Opinion: We need to empower a generation of Gretas before it's too late

Greta Thunberg, young climate activist. Photo by: European Parliament / CC BY

Our climate is already changing. Almost 60 million people are displaced by climate-related disasters each year, 80% of whom are women and girls. Girls are more likely to go hungry and are more vulnerable to violence, sexual assault, and trafficking when climate events crash into the heart of their communities. Not only are women and girls worst hit, they are also systematically excluded from decision-making on the very climate crises that disproportionately affect them. Climate change compounds the global injustice of gender inequality and the signs are that it will get rapidly worse.

The devastation of Cyclones Idai and Kenneth, which hit Mozambique in quick succession, was unprecedented — there is no record of two storms of such intensity striking Mozambique in the same season. Cyclone Idai caused $773 million in damage and destroyed more than 2,500 classrooms in Sofala province, where Plan International is working with local partners to rebuild communities.

While visiting our programs in Sofala last week, what struck me most was the resilience of the local people. Girls who have had their homes and schools destroyed by the cyclone were overwhelmed, not with a sense of hopelessness and loss, but with a fiery determination to get back to school and to return to life as normal. One girl told me of her desperation to continue her studies, despite having to sleep on the floor of a dormitory with 30 other girls whose mattresses have been washed away.

Sadly, this strength and resilience will be highly necessary for the people of Mozambique. Despite contributing a meagre 0.14% to global emissions, it is one of the world’s most climate vulnerable countries. Rising sea levels and a predicted 25% increase in flooding by 2045 pose huge threats to the majority of the population who live along the coastline; while severe droughts will create huge water and food insecurity in a country reliant on agriculture.

The strength and resolve of women and girls can be channeled to help build more resilient communities, and we aspire to work with communities and local authorities to increase preparedness for future extreme weather events. Seeing the determination of girls to return to education as quickly as possible is extremely encouraging given the link between education and climate change. Education is one of the most effective ways to adapt to climate change — in fact a country’s climate resilience is improved for every additional year of schooling for girls on average. But strengthening resilience in vulnerable communities is not nearly enough.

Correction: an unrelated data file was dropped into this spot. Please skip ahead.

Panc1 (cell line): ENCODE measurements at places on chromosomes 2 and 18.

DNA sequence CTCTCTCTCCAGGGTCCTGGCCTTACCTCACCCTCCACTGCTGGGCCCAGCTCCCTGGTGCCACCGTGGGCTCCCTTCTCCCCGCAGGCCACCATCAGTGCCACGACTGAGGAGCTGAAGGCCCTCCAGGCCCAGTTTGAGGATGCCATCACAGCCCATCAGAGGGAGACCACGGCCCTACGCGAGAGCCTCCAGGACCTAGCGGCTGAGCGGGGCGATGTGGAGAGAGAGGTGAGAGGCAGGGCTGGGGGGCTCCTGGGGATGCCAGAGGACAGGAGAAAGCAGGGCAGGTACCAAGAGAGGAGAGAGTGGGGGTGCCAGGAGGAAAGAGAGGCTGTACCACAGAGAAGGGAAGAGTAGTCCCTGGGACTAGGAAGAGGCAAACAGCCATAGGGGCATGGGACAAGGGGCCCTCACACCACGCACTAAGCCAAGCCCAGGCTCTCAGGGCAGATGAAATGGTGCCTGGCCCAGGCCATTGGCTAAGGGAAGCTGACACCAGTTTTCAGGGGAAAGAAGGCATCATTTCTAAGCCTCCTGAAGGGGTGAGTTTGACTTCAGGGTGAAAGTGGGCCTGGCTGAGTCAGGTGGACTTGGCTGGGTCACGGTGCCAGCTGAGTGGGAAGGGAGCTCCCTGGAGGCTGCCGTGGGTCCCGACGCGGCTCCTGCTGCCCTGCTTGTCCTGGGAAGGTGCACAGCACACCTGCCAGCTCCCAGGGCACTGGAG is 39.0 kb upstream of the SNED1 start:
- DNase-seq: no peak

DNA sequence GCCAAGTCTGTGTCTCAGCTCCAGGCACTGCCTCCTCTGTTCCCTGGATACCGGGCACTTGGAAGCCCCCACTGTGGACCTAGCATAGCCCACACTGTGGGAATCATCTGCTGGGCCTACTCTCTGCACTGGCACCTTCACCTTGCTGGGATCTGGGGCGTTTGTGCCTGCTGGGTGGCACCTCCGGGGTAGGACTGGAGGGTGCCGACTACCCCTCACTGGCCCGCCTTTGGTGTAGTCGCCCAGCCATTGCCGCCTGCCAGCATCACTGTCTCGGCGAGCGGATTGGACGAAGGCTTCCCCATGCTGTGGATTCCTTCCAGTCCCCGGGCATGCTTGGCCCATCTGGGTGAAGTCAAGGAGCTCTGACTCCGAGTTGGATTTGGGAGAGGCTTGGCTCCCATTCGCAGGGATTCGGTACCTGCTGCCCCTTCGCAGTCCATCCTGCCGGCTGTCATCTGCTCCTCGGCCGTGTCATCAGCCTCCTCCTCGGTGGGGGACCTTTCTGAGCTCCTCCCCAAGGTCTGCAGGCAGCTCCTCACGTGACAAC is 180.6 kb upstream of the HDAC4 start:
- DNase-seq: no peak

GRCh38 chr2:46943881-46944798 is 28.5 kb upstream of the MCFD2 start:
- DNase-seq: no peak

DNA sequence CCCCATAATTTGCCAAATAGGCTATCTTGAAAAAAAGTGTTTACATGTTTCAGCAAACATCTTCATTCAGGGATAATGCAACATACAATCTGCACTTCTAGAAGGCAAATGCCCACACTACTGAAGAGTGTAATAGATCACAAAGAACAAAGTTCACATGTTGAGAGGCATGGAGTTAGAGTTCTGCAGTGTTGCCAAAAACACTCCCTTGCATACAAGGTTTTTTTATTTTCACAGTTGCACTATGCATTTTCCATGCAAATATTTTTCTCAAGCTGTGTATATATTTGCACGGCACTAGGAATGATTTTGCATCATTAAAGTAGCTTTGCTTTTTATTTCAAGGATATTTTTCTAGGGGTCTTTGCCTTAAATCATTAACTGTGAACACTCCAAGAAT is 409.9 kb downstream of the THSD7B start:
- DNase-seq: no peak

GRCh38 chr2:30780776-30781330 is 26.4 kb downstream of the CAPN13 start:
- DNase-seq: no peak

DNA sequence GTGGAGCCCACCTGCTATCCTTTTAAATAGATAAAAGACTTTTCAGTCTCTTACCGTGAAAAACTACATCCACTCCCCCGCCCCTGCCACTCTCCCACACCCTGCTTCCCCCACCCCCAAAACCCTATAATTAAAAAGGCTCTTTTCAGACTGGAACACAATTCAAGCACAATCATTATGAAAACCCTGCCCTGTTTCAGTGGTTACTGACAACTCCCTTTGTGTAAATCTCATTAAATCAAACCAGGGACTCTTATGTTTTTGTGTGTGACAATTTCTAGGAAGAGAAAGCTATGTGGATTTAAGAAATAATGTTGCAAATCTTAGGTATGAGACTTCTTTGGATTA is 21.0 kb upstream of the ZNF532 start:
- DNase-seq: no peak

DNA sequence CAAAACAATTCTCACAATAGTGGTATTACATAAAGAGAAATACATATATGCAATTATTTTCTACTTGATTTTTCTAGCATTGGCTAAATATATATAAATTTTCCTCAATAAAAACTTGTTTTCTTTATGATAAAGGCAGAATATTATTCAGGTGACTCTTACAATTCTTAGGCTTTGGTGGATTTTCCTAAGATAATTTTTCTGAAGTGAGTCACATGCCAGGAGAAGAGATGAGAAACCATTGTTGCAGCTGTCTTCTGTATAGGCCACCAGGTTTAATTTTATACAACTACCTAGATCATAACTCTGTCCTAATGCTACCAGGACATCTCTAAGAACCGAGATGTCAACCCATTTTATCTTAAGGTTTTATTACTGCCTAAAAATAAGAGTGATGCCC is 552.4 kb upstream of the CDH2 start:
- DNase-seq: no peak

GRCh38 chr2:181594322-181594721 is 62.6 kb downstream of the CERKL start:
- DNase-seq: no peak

The international community is morally obliged to take the kind of “rapid and far reaching” action needed to reduce climate catastrophe before it is too late. Yet given the doubt, denial, and dithering by many world leaders, it would be naïve to expect change to happen of its own accord. We must keep the pressure on politicians, but the extreme urgency of climate change requires us to look elsewhere for more immediate action and inspiration.

Girls and young people are stepping up now to demand revolutionary action on climate change. The recent climate strikes united young people across 128 countries, while one extraordinary day of action saw 1.4 million young people take part. Greta Thunberg, the Swedish girl who inspired them, is now in line for a Nobel Prize and continues to take her message directly to those with power to fix the problem. “I don’t want you to be hopeful. I want you to panic. I want you to feel the fear I feel every day. And then I want you to act” is what she told leaders at Davos this year.

All of us need to feel that fear and act in full solidarity with young climate activists. It is their right and destiny to lead and be heard on this issue that threatens their future. We need to unleash untapped girl power around the world and do everything we can to empower girls to have their voices heard on the issues important to them. We have to invest in costed, tested, and scalable solutions for changing the future with and for girls. If enough partners come together we will begin to knock down barriers holding girls back.

Momentum is building around climate action. Due to increasing frequency and devastation of extreme weather events such as Cyclone Idai and thanks to the courage and conviction of the young people leading global climate strikes and demanding to be heard, a sense of urgency is building, and politicians are starting to take notice. Yet time is running very short. We need to work together to empower an entire generation of Gretas now before it’s too late.

About the author

  • Oped anne birgittealbrectsen ed

    Anne-Birgitte Albrectsen

    Anne-Birgitte Albrectsen has been CEO of child rights organization Plan International since September 2015. Before joining Plan International, Ms. Albrectsen served as the U.N. assistant secretary-general and deputy executive director for Management at the United Nations Population Fund. Previously she was ambassador and under secretary for management in the Danish Ministry for Foreign Affairs and from 2007-2009.